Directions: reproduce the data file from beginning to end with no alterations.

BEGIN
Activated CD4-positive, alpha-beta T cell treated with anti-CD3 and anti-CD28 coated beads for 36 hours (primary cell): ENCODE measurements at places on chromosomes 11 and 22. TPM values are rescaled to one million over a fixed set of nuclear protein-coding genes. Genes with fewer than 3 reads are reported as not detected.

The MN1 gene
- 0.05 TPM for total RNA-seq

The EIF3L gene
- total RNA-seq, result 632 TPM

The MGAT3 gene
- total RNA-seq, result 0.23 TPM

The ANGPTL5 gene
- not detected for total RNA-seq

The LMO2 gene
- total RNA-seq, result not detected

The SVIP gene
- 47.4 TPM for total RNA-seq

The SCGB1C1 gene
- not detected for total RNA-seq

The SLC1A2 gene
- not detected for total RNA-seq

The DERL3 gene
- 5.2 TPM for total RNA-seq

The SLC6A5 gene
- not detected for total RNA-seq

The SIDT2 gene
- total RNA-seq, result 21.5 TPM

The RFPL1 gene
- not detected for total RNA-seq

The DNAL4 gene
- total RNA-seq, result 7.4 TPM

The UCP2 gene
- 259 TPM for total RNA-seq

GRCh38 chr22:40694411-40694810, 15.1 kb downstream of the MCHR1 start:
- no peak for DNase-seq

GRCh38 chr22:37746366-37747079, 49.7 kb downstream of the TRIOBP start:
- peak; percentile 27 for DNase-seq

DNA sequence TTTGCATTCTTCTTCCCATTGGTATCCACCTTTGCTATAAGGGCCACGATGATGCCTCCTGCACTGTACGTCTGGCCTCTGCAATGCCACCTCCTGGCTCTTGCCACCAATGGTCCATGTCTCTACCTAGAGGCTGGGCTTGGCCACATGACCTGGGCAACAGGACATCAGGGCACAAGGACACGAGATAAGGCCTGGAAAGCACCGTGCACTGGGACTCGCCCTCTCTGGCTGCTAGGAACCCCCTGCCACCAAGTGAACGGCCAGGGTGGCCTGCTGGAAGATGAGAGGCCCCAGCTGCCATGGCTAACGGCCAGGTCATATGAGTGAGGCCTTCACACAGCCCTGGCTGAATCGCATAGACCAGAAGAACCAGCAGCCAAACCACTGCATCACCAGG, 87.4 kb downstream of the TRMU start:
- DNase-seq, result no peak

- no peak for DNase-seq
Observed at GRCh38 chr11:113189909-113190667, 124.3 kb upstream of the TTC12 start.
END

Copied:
Activated CD4-positive, alpha-beta T cell treated with anti-CD3 and anti-CD28 coated beads for 36 hours (primary cell): ENCODE measurements at places on chromosomes 11 and 22. TPM values are rescaled to one million over a fixed set of nuclear protein-coding genes. Genes with fewer than 3 reads are reported as not detected.

The MN1 gene
- 0.05 TPM for total RNA-seq

The EIF3L gene
- total RNA-seq, result 632 TPM

The MGAT3 gene
- total RNA-seq, result 0.23 TPM

The ANGPTL5 gene
- not detected for total RNA-seq

The LMO2 gene
- total RNA-seq, result not detected

The SVIP gene
- 47.4 TPM for total RNA-seq

The SCGB1C1 gene
- not detected for total RNA-seq

The SLC1A2 gene
- not detected for total RNA-seq

The DERL3 gene
- 5.2 TPM for total RNA-seq

The SLC6A5 gene
- not detected for total RNA-seq

The SIDT2 gene
- total RNA-seq, result 21.5 TPM

The RFPL1 gene
- not detected for total RNA-seq

The DNAL4 gene
- total RNA-seq, result 7.4 TPM

The UCP2 gene
- 259 TPM for total RNA-seq

GRCh38 chr22:40694411-40694810, 15.1 kb downstream of the MCHR1 start:
- no peak for DNase-seq

GRCh38 chr22:37746366-37747079, 49.7 kb downstream of the TRIOBP start:
- peak; percentile 27 for DNase-seq

DNA sequence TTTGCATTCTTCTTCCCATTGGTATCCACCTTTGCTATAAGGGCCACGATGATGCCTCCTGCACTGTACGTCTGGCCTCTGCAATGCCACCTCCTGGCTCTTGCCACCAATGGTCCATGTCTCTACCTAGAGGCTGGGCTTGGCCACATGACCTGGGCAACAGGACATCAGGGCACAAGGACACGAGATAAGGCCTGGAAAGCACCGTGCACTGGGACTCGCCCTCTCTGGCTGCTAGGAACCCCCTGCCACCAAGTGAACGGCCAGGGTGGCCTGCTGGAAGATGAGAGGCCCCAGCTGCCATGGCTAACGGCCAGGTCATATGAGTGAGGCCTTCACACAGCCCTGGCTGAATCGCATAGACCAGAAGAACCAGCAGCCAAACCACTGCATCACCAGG, 87.4 kb downstream of the TRMU start:
- DNase-seq, result no peak

- no peak for DNase-seq
Observed at GRCh38 chr11:113189909-113190667, 124.3 kb upstream of the TTC12 start.